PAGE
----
Prime Minister Malcolm Turnbull renewed a push toward an Australian Republic at a gala dinner Saturday night. Turnbull affirmed his continued support for the movement, declaring Australia's "head of state should be one of us."
Turnbull said it is a "straight forward issue of principal and national pride". However, the Prime Minister said an Australian Republic would not happen during the reign of Queen Elizabeth.
Monarchists have spoken out against the Prime Minister's support for a Republic. Philip Benwell from the Australian Monarchist League said Malcolm Turnbull should not forget "two thirds of the Liberal Party" voted for a monarchy.
Liberal Senator Eric Abetz told the ABC in a statement there are other issues that need attention.
"It's understandable that the Prime Minister may want to indulge in the history of an organisation that he set up, but my message to the forgotten people is that we're focused on the cost of living and protecting your jobs above all else," Senator Abetz said in a statement.
Opposition Leader Bill Shorten came out in support of a Republic and an Australian head of state on Twitter.
My offer still stands - let's work together to deliver an Australian head of state.— Bill Shorten (@billshortenmp) December 17, 2016
The event at University of Sydney marked the 25th anniversary of the Australian Republican Movement (ARM) of which Turnbull is a founding member.
"25 years ago we founded the ARM with the same spirit that has brought us together tonight. Patriotism, pure and simple," Turnbull said.
"When we founded the ARM in 1991, we never thought we would be celebrating in 25 years."
The Prime Minister said the ARM needs to have an advisory plebiscite that offers two potential models for a Republic and that young Australians must be engaged in the campaign. He attributed the failure of the 1999 referendum to the perception that the Republic was for the politicians and not the people.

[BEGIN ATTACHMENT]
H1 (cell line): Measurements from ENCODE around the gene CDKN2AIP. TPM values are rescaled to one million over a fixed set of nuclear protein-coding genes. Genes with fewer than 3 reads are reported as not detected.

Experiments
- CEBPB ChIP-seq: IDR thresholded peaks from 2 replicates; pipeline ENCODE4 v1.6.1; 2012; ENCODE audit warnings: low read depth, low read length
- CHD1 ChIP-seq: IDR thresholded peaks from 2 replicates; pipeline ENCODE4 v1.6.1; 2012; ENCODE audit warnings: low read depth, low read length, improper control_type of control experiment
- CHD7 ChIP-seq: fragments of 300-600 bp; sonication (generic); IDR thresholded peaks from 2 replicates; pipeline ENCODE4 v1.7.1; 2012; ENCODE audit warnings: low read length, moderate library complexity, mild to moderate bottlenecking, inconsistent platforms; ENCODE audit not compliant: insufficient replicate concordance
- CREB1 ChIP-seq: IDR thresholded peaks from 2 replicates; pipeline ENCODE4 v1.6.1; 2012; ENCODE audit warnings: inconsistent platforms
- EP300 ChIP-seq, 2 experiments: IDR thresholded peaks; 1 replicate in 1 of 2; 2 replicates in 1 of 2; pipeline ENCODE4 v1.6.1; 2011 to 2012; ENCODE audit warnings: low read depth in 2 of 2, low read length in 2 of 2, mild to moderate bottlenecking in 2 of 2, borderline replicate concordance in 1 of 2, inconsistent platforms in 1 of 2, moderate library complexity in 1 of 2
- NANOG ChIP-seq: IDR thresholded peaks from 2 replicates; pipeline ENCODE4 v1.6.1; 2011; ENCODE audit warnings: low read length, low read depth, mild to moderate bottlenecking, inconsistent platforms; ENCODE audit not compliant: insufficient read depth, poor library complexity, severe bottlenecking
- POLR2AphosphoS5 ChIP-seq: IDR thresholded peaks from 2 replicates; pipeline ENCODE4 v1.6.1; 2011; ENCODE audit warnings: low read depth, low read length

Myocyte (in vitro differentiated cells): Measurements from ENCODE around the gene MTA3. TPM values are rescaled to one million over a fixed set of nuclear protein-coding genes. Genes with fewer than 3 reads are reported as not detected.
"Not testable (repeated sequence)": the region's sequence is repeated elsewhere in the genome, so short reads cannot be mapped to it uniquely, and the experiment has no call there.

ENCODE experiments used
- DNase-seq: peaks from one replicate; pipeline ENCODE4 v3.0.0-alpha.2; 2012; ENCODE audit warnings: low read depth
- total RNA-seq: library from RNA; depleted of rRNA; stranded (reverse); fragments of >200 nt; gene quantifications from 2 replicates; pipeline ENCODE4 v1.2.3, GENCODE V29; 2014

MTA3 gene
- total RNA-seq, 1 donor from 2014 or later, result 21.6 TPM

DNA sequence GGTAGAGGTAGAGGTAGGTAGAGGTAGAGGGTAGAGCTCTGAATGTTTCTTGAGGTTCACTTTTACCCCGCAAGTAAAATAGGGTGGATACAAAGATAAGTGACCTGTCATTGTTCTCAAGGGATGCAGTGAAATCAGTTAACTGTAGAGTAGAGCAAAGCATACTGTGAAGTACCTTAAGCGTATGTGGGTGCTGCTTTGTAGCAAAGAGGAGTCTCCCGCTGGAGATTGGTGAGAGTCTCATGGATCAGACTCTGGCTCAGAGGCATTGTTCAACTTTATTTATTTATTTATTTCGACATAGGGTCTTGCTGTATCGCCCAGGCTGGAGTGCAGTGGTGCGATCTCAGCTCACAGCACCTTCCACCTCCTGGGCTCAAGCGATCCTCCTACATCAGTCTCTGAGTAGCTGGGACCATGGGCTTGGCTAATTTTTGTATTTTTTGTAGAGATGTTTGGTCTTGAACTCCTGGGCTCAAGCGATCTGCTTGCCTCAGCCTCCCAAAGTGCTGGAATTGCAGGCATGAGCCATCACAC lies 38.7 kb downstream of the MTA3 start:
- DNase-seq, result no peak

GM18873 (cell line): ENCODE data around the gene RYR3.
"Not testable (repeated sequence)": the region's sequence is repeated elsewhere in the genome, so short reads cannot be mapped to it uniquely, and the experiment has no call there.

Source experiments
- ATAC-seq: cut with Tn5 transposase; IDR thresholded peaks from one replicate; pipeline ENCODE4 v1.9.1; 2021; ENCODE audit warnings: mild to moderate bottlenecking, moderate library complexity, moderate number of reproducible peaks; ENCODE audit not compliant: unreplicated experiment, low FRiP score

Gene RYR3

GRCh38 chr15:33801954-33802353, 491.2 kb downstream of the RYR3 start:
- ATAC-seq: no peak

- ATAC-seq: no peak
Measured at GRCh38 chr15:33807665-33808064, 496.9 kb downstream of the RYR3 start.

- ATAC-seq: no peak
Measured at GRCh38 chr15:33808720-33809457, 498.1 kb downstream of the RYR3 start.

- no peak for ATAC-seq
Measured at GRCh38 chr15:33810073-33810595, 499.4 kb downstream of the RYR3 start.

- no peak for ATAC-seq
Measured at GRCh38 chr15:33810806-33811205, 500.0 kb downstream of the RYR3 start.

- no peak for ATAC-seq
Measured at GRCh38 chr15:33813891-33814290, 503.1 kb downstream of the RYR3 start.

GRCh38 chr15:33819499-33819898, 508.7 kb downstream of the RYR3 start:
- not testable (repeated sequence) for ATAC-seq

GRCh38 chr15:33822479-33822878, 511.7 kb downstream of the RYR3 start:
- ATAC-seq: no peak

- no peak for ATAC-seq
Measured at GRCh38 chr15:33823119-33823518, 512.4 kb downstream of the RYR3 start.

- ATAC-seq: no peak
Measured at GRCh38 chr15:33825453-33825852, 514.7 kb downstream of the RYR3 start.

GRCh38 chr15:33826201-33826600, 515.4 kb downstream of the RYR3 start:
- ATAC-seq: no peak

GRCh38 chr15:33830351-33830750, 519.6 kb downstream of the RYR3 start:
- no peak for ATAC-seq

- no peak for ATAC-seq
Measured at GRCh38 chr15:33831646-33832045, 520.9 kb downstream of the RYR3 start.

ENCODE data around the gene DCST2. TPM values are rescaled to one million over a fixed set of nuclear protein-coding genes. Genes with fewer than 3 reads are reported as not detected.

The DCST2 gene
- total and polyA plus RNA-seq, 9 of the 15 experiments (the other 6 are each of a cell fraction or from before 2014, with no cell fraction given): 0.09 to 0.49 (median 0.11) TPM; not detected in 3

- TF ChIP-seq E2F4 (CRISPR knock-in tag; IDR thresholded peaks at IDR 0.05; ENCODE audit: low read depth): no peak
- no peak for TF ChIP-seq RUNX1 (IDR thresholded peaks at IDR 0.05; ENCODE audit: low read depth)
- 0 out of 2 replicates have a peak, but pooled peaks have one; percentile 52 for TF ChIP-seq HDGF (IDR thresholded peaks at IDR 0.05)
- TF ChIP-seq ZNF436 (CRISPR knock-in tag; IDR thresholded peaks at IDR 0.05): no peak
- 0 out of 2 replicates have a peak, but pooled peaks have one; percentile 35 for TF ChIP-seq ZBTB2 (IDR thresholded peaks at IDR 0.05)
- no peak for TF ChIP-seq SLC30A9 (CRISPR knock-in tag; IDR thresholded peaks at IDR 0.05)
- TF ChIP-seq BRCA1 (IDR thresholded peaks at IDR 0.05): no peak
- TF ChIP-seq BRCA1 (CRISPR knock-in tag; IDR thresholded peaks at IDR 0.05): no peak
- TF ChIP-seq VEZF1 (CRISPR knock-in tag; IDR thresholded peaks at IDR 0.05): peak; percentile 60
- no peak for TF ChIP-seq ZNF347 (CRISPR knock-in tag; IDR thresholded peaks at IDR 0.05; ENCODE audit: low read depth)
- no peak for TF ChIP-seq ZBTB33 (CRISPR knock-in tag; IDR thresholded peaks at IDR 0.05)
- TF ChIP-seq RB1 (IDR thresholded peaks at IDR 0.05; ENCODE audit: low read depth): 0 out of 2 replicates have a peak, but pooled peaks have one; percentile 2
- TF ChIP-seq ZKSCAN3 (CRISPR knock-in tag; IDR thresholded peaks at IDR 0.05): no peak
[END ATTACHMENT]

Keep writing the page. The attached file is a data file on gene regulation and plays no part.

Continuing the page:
"The less highly political the Republican movement is, the broader its supporter base will be," Turnbull said.
"What the parliament needs to see is a strong grassroots movement for an Australian Republic ... only smart work, hard work and unrelenting advocacy will help make an Australian Republic."
Turnbull has a long history supporting Australia's movement to become a Republic. Though his attendance may not be out of character, it has been branded controversial by monarchists.
"It is a provocative move because he's thumbing his nose in the eyes of the majority of Liberals who support a monarchy," chair of the Australian Monarchist League Phillip Benwell told the ABC.
ARM National Chair Peter FitzSimons said he was "absolutely thrilled" the Prime Minister attended the event.
"It is an occasion to honour those who've got us to this point, and the PM is, of course, at the forefront of our founding fathers and mothers," FitzSimons said.
"The dinner is also a moment for the ARM to outline its vision for the future. A vision in which Australia takes the lead and completes the journey to full and final independence."
During the address, Turnbull celebrated Australia's multiculturalism and called for constitutional recognition of Aboriginal and Torres Strait Islander people when thanking journalist Stan Grant for his Welcome to Country.